A recent Pantagraph editorial about expanding services for those who have a mental illness and become incarcerated is just one of many articles the newspaper has published to make our citizenry better informed about mental health issues, and the efforts made to address them.
I appreciate this opportunity to summarize that coverage, informing Pantagraph readers of the organizations and individuals working diligently to address the needs of the 1 in 20 McLean County citizens living and coping with severe mental illness.
At a time when partisanship dominates the headlines, this is a story of collaboration, concern and community cooperation. The challenges faced by people with mental illness in McLean County are being assessed and addressed by people united by a shared concern, including mental health professionals, government, law enforcement and other first responders, educators, health care providers, the courts, families of those struggling with mental illness, and others.
The current collaborative effort was launched in 2015, when the McLean County Board published a mental health action plan that reported on multiple areas of need, and identified action steps to improve behavioral health services for McLean County residents.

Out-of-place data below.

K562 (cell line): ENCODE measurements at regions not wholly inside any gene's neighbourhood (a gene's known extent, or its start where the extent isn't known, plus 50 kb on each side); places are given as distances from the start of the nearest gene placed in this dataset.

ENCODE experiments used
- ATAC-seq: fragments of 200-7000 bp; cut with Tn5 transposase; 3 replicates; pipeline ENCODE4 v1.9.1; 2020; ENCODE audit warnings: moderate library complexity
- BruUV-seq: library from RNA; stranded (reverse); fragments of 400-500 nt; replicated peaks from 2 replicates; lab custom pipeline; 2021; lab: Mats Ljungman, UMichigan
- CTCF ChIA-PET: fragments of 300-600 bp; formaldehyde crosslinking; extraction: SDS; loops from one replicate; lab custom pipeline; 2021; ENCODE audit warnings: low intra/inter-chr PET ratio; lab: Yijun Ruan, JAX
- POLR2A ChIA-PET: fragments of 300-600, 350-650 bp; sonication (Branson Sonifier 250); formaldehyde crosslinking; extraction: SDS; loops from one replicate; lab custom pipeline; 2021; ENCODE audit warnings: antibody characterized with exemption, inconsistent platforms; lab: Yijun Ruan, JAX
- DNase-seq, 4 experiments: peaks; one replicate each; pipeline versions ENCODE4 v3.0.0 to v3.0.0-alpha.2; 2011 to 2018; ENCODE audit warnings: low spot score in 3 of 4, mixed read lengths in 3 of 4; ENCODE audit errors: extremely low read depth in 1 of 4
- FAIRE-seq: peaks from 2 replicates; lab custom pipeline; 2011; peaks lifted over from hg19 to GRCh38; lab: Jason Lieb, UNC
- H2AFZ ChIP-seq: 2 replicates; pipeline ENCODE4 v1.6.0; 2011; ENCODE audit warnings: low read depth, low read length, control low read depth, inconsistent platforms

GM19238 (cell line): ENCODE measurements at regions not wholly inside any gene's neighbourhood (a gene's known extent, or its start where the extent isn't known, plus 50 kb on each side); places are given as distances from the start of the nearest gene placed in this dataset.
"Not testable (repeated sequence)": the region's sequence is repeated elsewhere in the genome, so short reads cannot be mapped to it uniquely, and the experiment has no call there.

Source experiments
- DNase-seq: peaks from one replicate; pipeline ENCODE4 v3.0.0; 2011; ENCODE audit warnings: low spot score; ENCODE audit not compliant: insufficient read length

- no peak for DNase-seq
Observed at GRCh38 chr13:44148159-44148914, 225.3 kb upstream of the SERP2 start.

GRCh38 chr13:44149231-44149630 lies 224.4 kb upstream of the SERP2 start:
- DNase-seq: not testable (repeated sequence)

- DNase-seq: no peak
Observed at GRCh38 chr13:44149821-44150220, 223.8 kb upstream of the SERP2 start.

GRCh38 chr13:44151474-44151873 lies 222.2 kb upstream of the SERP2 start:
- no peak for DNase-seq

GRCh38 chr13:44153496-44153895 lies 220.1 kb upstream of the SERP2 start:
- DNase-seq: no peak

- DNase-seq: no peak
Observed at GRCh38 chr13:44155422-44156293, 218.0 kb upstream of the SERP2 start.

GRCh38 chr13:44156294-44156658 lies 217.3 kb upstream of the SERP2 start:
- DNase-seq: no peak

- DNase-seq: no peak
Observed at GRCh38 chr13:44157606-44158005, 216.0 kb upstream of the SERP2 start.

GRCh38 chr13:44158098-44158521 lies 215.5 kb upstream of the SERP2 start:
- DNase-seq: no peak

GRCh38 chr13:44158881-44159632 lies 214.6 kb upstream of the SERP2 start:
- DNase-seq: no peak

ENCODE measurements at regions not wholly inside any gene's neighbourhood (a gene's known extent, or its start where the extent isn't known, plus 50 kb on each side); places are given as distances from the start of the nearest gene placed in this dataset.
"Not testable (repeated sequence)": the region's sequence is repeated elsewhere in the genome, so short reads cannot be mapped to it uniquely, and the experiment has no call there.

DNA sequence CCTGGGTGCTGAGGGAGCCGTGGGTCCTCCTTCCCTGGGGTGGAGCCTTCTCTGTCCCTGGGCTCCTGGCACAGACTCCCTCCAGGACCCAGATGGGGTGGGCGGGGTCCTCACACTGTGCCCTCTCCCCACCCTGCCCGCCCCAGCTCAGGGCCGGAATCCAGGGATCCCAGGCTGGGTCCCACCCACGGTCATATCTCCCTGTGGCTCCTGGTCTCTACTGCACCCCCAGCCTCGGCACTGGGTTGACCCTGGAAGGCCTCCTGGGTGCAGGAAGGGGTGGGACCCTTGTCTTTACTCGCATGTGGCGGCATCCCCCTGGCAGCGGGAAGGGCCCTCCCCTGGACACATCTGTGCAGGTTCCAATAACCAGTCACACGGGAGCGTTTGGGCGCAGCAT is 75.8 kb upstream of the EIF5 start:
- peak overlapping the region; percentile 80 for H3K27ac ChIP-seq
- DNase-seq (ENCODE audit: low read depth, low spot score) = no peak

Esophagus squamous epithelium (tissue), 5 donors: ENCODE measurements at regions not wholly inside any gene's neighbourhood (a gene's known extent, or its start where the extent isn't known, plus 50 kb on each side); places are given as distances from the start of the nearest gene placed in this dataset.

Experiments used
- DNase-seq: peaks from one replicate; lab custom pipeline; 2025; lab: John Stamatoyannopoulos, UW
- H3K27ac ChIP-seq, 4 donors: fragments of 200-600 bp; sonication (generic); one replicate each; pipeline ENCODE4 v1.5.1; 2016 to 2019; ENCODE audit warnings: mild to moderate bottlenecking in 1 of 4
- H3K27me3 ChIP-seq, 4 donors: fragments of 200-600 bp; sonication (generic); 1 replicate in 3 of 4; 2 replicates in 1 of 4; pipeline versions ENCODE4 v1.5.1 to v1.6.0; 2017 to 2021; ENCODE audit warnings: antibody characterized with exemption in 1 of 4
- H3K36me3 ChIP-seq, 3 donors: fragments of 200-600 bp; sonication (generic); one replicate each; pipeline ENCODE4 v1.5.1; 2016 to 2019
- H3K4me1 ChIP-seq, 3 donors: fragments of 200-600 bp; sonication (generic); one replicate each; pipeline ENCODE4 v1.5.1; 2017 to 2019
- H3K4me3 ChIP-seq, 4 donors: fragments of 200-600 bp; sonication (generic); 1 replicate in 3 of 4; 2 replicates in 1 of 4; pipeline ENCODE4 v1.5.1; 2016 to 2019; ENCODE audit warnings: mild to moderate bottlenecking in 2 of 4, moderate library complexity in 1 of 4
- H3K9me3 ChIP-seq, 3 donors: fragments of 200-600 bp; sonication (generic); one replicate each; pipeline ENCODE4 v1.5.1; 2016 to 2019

Under the leadership of McLean County Board Chairman John McIntyre and other leaders, the plan has focused on meeting the needs of the most vulnerable in our community. The McLean County Jail expansion is just one of the positive results of that work. Others include:
• Through a joint agreement by the City of Bloomington and the Town of Normal, revenue from sales tax has been designated to help fund critical mental health needs.
• A Behavioral Health Coordinating Council of both public and private community leaders is exploring needs and strategies.
• Specialty courts exist to decrease or prevent unnecessary incarceration of those needing mental health and substance use treatment.
• Crisis services have been expanded and alternatives to unnecessary hospitalization have been developed.
• Training first responders how to respond to those with mental illness.
• Mental Health First Aid training is helping the public recognize and assist friends and family who may need help.
• At a recent chairman’s roundtable, McIntyre convened a committee to explore and expand housing opportunities for those in need.
Community-based services are vital, not only for those facing mental health challenges, but for the overall health of the community. For most seeking help, community treatment is the most clinically appropriate and cost effective of available alternatives. The Center for Human Services continues to provide treatment for the most vulnerable of our citizens and collaborates with other stakeholders to expand care to those in need.
There is still much to do and there are no easy answers. Greater access to psychiatric care and community-based services will help current initiatives succeed, decreasing unnecessary hospitalization or incarceration and ensuring that the people who need help actually have access to it.
Today, McLean County citizens with mental illnesses are living better lives —not just because of the plans in place, but also because caring people are serving those with the greatest needs and the fewest resources.